Subscribe to our newsletter

(Credit: Alamy)


The Who song that blew away The Rolling Stones


The Rolling Stones devised what sounded like the perfect plan to promote 1968’s Beggars Banquet which consisted of a live concert staged as a three-ring circus, complete with some of the band’s contemporaries to fill out the run time. The whole thing would be filled for either a television special or a film, with the Stones at the centre of it all. This was all well and good until The Who showed up.

Having emerged from the London mod scene of the mid-1960s, The Who built a reputation on explosive unpredictability and insane energy. No band had played as fast, as loud, or as manically as The Who did, and their power was only honed by years on the road. Songs that started out as nebulous and sloppy soon became well-rehearsed piledrivers, and Pete Townshend’s interest in expanding the band’s material to incorporate narratives, different sections, and influences from opera began to make The Who stand out among their peers.

When The Who were extended an invitation to join The Rolling Stones’ Rock and Roll Circus, the band were expected to be a loud and exciting, if somewhat slapdash, opening act that would warm up the crowd for the Stones. Instead, fresh off a recent concert tour, The Who came out guns blazing with an enthusiastic take on the titular ending track to their recently released album A Quick One, ‘A Quick One While He’s Away’.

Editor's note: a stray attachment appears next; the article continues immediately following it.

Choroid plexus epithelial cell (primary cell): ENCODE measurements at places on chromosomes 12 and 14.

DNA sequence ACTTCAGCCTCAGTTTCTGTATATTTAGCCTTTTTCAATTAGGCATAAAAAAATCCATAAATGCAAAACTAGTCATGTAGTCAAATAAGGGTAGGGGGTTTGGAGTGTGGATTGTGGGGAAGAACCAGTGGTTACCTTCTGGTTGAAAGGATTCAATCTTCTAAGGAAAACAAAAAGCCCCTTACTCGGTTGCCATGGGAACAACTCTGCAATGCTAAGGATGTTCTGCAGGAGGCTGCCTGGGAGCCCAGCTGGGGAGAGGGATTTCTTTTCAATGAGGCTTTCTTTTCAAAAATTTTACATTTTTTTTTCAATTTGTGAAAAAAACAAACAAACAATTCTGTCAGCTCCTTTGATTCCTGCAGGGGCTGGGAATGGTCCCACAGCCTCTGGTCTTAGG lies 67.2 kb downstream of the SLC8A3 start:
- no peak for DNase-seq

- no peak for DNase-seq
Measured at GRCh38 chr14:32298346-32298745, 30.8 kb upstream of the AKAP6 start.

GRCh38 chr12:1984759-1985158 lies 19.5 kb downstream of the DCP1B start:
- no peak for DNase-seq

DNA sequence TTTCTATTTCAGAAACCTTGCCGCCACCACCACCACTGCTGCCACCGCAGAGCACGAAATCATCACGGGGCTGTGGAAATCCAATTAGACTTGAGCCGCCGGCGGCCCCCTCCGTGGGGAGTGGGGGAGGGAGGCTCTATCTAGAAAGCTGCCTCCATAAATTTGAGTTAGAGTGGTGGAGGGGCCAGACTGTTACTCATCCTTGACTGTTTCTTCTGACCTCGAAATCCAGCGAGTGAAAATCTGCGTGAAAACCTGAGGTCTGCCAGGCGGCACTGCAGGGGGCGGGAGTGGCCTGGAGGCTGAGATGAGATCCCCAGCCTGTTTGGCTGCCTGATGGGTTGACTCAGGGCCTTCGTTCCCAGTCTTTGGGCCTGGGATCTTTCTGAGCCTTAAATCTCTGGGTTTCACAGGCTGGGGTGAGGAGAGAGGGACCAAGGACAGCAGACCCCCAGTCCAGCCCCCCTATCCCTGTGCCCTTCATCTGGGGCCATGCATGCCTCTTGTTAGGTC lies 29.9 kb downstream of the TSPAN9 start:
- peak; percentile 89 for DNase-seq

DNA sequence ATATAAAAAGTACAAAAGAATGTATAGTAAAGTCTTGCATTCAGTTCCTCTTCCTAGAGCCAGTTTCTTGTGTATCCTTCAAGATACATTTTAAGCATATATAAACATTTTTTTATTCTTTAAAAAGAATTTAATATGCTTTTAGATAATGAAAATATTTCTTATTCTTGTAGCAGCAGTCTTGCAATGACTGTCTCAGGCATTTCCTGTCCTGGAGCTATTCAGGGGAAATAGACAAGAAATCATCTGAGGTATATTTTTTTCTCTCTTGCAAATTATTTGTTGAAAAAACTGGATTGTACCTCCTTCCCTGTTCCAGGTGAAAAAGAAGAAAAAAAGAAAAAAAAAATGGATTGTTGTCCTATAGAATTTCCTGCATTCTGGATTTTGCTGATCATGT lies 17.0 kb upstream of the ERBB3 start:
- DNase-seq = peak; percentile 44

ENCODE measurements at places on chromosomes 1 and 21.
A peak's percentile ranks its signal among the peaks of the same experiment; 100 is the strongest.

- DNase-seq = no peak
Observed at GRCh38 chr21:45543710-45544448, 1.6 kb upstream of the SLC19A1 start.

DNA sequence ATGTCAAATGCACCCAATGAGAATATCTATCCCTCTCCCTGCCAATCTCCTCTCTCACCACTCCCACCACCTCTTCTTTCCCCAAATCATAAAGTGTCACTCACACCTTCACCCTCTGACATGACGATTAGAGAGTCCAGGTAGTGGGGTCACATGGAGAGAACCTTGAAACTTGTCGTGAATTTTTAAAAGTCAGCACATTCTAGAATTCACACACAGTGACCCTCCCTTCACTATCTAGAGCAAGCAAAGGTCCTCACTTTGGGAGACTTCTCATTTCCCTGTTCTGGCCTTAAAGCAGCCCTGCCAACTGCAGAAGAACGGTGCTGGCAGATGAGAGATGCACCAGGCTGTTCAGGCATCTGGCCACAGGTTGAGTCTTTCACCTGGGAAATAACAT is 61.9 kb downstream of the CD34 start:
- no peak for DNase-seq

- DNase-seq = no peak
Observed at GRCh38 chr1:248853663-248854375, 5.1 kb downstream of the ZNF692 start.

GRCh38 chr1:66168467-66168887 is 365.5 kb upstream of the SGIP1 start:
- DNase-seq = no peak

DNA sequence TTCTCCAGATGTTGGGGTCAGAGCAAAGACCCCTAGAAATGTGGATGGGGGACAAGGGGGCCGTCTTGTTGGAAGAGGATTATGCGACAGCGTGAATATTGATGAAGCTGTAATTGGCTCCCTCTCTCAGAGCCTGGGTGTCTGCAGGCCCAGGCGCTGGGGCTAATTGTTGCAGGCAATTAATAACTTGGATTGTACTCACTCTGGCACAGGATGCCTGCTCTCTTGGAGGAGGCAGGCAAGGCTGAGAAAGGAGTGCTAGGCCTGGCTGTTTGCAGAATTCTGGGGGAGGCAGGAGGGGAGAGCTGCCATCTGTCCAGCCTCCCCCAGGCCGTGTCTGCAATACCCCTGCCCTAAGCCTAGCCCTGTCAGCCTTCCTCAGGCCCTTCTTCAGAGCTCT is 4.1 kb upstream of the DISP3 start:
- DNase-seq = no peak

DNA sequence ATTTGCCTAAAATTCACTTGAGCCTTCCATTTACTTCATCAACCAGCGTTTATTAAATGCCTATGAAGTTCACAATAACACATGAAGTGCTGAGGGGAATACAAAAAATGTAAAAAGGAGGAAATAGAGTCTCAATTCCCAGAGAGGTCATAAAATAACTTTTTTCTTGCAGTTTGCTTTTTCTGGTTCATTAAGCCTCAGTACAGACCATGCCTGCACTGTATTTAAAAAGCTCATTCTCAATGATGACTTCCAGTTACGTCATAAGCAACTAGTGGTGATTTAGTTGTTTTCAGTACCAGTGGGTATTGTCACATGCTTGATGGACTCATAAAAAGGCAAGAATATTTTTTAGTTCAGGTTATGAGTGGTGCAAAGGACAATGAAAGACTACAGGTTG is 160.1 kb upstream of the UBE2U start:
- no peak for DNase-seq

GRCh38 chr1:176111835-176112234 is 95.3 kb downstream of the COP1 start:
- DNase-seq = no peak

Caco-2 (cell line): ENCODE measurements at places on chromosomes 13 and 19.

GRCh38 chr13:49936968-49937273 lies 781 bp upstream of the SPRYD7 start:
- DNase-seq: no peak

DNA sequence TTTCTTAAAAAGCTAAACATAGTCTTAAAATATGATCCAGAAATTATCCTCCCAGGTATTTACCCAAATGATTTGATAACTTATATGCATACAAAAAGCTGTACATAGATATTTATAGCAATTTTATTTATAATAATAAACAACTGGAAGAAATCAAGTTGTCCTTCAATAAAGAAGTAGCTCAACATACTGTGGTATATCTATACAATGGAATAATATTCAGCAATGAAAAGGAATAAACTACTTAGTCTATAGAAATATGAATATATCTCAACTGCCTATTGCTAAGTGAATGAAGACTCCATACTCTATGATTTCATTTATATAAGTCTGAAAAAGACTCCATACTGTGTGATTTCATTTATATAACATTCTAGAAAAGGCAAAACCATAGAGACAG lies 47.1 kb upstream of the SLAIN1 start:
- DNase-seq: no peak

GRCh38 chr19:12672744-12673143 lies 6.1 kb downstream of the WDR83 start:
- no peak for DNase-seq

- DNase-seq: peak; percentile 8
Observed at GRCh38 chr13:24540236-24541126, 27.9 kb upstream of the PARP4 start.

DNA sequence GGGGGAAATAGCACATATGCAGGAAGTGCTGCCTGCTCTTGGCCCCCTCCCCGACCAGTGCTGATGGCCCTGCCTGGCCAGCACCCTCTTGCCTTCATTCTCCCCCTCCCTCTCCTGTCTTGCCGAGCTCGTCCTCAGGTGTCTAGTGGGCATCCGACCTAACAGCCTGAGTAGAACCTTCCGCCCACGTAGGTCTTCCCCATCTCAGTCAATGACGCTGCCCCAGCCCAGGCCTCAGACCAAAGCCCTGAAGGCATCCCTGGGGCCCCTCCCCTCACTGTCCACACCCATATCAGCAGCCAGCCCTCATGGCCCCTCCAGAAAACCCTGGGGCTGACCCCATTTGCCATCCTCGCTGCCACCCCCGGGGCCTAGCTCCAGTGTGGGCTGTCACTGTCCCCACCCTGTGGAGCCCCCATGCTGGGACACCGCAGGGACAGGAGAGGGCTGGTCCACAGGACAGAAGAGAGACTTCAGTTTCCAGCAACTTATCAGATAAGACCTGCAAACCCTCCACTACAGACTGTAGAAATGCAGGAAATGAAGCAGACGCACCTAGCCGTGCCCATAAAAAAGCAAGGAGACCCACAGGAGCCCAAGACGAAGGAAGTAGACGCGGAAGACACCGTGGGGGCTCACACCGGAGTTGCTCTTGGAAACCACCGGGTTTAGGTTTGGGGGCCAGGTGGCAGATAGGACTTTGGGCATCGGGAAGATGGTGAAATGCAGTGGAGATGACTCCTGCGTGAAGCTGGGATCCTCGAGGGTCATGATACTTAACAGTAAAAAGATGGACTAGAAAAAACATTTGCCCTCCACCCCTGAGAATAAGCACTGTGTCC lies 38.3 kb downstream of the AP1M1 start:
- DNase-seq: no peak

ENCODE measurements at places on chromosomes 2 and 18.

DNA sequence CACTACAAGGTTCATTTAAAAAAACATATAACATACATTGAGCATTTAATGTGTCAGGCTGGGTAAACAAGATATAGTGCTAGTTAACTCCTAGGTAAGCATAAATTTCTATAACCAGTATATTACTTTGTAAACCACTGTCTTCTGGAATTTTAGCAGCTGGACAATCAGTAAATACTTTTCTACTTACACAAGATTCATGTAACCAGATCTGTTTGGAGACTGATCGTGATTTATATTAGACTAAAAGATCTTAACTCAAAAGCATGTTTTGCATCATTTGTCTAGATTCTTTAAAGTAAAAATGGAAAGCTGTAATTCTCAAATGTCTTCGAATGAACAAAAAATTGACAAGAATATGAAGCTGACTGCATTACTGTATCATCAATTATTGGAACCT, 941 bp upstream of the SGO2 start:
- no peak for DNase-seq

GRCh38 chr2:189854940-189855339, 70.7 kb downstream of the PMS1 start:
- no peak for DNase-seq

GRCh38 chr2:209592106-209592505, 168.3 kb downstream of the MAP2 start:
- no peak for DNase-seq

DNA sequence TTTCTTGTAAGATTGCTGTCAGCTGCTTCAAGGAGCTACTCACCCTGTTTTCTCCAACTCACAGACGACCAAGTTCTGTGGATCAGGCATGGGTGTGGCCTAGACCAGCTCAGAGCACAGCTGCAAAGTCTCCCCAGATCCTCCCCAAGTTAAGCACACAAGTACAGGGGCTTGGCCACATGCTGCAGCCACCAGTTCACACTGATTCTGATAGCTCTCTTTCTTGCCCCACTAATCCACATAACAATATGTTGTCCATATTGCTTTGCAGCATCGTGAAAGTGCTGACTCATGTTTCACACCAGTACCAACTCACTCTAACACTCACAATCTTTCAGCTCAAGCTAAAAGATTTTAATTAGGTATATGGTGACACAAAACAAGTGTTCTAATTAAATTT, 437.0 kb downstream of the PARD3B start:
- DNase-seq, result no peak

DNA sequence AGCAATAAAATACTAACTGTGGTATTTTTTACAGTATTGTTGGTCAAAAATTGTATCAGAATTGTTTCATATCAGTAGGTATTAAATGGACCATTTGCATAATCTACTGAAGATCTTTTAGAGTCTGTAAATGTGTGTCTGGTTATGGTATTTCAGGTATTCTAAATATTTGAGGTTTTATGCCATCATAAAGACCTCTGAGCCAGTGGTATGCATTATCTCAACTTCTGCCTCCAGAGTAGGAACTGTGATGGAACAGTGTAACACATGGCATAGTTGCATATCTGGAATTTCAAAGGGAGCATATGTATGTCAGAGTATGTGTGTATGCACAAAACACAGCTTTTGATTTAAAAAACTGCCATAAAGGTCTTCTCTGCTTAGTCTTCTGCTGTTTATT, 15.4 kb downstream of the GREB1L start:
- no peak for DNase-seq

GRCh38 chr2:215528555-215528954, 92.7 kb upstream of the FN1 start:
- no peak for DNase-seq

Featuring cannon-blast drumming from Keith Moon, monster power chords from Townshend, and even a sleazy vocal performance from John Entwistle in character as “Ivor the Engine Driver”, ‘A Quick One While He’s Away’ decimated the stage and blew away all the other acts, including the Stones themselves. The Stones hadn’t played live in well over a year, and their own subsequent performance failed to live up to the high standard that The Who set.

In the years that followed, it would be rumoured that The Who were unwittingly responsible for the shelving of the Rock and Roll Circus footage due to upstaging the Stones at their own show. It was more likely that the Stones were more upset at their own performance and quickly turned a page from that incarnation of the band once Brian Jones died in 1969 than it was The Who beating them at their own game, but when footage eventually did surface of ‘A Quick One While He’s Away’, it became obvious that The Who were the best performers that day.

Check out The Who playing ‘A Quick One While He’s Away’ at The Rolling Stones’ Rock and Roll Circus down below.